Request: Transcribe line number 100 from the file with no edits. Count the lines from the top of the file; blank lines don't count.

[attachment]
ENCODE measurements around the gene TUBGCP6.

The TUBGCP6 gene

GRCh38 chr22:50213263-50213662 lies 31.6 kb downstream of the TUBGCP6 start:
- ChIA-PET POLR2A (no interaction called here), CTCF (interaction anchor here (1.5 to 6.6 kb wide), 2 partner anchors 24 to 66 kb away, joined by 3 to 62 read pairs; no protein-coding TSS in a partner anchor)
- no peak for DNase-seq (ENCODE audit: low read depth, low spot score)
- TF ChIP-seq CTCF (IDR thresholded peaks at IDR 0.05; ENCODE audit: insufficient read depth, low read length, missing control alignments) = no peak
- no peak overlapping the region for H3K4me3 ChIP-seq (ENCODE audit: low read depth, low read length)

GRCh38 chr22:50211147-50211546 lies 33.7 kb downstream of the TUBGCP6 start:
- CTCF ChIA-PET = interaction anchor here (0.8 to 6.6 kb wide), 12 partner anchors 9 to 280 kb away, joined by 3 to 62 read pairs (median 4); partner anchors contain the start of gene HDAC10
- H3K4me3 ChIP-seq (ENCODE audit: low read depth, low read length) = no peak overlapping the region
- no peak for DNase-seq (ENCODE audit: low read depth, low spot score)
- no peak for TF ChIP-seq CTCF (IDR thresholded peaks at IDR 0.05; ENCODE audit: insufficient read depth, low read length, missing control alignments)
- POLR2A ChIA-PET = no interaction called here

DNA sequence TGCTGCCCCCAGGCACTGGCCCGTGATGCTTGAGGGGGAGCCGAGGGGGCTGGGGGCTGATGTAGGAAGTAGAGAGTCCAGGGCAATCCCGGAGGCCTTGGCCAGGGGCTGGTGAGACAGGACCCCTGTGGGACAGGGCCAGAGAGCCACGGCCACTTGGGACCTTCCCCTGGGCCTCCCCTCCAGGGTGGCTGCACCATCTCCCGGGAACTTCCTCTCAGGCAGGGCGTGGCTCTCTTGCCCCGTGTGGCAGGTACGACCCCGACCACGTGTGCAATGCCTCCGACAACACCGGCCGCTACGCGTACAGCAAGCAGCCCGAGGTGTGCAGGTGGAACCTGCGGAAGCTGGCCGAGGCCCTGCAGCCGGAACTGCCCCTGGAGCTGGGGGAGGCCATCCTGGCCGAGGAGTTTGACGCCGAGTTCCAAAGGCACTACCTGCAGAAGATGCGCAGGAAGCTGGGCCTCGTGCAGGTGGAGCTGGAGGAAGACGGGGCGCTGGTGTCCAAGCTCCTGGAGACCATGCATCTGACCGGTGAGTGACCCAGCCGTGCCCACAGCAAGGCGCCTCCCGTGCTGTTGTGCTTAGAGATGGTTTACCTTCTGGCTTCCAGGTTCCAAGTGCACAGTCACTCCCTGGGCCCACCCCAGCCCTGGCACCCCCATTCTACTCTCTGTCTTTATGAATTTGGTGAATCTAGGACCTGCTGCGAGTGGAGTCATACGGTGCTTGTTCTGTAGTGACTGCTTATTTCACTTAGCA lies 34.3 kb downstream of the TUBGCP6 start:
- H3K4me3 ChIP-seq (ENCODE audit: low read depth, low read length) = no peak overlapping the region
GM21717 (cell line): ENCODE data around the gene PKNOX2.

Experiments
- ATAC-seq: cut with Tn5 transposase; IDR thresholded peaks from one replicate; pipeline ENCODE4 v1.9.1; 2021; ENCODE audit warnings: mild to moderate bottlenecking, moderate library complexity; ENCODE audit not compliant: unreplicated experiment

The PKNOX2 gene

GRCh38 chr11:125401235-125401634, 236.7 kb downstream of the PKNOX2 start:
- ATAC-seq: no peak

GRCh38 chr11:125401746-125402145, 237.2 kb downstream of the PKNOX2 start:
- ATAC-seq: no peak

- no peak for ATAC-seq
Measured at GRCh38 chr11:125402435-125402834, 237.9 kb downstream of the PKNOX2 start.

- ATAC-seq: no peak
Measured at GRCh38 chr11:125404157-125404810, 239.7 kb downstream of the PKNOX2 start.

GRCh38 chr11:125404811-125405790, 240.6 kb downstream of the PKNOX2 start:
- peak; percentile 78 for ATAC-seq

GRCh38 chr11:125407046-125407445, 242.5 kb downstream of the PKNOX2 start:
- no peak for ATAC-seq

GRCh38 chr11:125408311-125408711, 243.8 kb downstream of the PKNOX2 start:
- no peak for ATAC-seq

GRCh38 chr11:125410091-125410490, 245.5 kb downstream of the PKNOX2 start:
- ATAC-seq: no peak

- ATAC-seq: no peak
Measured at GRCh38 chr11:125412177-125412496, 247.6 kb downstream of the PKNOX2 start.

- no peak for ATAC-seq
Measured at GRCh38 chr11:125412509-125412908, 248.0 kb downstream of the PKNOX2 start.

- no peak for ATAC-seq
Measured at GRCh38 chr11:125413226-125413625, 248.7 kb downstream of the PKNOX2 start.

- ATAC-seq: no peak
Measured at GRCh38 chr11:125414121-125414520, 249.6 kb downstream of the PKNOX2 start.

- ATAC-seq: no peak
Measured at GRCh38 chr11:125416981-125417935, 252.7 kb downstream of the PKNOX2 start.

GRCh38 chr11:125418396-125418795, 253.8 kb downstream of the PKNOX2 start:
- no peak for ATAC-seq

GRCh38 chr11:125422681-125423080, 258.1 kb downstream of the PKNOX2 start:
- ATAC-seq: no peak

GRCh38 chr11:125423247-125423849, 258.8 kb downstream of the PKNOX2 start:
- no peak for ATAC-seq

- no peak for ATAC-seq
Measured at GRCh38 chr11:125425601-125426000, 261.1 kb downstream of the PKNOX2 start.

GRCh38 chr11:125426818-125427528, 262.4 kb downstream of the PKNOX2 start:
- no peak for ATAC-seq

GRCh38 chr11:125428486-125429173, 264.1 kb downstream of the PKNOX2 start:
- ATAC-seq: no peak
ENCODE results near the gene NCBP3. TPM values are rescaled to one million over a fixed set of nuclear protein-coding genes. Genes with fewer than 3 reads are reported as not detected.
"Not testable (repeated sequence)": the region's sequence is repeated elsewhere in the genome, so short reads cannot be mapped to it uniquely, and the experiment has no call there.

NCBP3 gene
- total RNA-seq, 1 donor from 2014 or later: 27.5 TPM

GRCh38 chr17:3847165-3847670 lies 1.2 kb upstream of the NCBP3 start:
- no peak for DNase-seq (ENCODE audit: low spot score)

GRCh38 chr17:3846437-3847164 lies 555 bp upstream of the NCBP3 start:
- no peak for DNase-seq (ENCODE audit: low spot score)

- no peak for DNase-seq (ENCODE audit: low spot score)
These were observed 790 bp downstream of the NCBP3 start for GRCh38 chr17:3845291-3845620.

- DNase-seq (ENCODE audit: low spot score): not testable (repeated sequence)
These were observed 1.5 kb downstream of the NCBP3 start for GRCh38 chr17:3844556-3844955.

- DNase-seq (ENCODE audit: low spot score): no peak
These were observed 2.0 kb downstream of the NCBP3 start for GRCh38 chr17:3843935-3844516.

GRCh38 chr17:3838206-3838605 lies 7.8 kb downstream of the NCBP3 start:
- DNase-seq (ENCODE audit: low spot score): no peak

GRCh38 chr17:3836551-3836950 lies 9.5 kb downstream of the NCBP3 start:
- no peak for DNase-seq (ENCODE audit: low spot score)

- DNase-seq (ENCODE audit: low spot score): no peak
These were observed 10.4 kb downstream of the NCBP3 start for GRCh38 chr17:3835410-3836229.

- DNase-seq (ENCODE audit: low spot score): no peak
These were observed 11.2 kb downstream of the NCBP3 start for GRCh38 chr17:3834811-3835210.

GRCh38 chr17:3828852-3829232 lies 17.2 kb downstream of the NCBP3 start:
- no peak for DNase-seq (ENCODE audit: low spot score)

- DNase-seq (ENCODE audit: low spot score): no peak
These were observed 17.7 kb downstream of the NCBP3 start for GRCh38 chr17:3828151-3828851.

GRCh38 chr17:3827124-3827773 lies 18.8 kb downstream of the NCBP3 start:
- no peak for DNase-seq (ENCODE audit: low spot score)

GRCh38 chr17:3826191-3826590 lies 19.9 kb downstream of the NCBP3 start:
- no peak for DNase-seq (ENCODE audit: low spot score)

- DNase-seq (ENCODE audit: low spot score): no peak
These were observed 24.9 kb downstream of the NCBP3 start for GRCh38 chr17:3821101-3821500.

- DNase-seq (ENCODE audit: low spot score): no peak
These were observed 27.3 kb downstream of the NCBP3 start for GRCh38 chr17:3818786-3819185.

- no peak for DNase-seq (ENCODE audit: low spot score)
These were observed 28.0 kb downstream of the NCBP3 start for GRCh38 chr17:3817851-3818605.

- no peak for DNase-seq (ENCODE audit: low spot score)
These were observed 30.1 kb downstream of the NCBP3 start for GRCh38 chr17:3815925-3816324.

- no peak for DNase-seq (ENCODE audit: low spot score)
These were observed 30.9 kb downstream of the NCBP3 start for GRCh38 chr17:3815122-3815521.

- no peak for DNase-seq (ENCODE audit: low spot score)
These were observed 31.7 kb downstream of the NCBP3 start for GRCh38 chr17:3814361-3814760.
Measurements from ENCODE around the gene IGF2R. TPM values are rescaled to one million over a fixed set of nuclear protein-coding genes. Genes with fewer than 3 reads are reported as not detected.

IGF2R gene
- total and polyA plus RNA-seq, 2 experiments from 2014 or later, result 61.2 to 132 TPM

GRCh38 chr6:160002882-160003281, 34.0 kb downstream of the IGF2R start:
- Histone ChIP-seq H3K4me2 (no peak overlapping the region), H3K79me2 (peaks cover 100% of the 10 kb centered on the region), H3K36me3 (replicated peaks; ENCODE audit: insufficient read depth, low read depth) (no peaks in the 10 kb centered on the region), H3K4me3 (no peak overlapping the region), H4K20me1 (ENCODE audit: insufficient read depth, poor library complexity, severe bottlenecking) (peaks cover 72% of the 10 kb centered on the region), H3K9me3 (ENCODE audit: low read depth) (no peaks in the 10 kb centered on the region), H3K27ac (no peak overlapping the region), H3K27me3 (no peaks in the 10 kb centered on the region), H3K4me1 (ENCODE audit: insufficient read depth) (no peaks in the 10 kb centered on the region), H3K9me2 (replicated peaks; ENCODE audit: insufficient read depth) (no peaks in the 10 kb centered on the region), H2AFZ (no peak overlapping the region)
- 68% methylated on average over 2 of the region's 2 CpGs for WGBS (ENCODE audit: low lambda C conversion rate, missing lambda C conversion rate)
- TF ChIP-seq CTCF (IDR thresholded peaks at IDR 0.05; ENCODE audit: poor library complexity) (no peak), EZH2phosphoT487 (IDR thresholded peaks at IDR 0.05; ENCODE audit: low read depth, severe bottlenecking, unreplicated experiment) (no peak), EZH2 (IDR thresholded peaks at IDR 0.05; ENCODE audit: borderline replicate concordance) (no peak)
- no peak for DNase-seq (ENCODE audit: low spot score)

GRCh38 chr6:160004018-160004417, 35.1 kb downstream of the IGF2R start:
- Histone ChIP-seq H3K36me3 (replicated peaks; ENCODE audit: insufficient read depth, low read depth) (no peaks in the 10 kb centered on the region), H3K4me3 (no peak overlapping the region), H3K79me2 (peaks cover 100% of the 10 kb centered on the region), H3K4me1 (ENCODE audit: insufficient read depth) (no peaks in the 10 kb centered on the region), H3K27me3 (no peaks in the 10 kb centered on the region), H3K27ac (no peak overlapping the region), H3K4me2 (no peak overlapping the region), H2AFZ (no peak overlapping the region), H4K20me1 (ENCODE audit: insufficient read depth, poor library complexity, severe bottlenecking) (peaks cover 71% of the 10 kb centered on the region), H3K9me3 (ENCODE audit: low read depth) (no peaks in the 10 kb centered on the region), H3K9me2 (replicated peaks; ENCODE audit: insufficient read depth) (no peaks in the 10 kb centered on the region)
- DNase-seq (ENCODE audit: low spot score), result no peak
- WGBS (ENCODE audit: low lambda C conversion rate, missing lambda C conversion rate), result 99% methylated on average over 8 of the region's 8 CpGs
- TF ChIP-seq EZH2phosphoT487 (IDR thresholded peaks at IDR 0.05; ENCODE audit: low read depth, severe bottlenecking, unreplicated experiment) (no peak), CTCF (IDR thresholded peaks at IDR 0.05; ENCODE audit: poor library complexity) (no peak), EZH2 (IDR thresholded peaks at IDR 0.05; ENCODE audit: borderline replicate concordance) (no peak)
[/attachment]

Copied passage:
Measurements from ENCODE around the gene IGF2R. TPM values are rescaled to one million over a fixed set of nuclear protein-coding genes. Genes with fewer than 3 reads are reported as not detected.